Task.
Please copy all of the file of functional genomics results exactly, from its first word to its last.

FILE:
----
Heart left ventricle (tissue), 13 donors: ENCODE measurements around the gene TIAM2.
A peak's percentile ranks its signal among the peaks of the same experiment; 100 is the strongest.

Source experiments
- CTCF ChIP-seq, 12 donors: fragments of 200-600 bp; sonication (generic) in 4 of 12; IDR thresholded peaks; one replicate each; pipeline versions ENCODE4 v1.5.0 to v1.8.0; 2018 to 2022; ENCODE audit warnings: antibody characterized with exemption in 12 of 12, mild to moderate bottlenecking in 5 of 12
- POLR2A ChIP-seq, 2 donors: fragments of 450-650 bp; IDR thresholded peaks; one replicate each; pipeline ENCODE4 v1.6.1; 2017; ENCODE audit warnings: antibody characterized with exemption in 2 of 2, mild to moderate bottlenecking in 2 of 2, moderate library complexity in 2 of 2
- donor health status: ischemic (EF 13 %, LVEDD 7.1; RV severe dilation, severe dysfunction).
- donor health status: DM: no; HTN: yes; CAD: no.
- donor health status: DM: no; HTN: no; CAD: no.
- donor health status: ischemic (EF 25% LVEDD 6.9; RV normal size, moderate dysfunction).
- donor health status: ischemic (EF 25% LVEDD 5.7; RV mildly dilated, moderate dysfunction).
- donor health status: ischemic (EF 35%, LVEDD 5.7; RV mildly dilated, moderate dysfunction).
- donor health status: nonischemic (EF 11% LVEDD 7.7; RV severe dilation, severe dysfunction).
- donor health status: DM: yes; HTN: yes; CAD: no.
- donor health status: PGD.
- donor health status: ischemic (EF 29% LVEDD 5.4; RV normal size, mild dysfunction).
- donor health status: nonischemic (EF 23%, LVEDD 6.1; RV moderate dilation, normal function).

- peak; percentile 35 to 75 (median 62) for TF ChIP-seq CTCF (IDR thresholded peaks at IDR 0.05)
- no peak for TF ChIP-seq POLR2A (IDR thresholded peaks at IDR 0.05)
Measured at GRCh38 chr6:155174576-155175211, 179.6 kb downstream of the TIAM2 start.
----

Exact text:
Heart left ventricle (tissue), 13 donors: ENCODE measurements around the gene TIAM2.
A peak's percentile ranks its signal among the peaks of the same experiment; 100 is the strongest.

Source experiments
- CTCF ChIP-seq, 12 donors: fragments of 200-600 bp; sonication (generic) in 4 of 12; IDR thresholded peaks; one replicate each; pipeline versions ENCODE4 v1.5.0 to v1.8.0; 2018 to 2022; ENCODE audit warnings: antibody characterized with exemption in 12 of 12, mild to moderate bottlenecking in 5 of 12
- POLR2A ChIP-seq, 2 donors: fragments of 450-650 bp; IDR thresholded peaks; one replicate each; pipeline ENCODE4 v1.6.1; 2017; ENCODE audit warnings: antibody characterized with exemption in 2 of 2, mild to moderate bottlenecking in 2 of 2, moderate library complexity in 2 of 2
- donor health status: ischemic (EF 13 %, LVEDD 7.1; RV severe dilation, severe dysfunction).
- donor health status: DM: no; HTN: yes; CAD: no.
- donor health status: DM: no; HTN: no; CAD: no.
- donor health status: ischemic (EF 25% LVEDD 6.9; RV normal size, moderate dysfunction).
- donor health status: ischemic (EF 25% LVEDD 5.7; RV mildly dilated, moderate dysfunction).
- donor health status: ischemic (EF 35%, LVEDD 5.7; RV mildly dilated, moderate dysfunction).
- donor health status: nonischemic (EF 11% LVEDD 7.7; RV severe dilation, severe dysfunction).
- donor health status: DM: yes; HTN: yes; CAD: no.
- donor health status: PGD.
- donor health status: ischemic (EF 29% LVEDD 5.4; RV normal size, mild dysfunction).
- donor health status: nonischemic (EF 23%, LVEDD 6.1; RV moderate dilation, normal function).

- peak; percentile 35 to 75 (median 62) for TF ChIP-seq CTCF (IDR thresholded peaks at IDR 0.05)
- no peak for TF ChIP-seq POLR2A (IDR thresholded peaks at IDR 0.05)
Measured at GRCh38 chr6:155174576-155175211, 179.6 kb downstream of the TIAM2 start.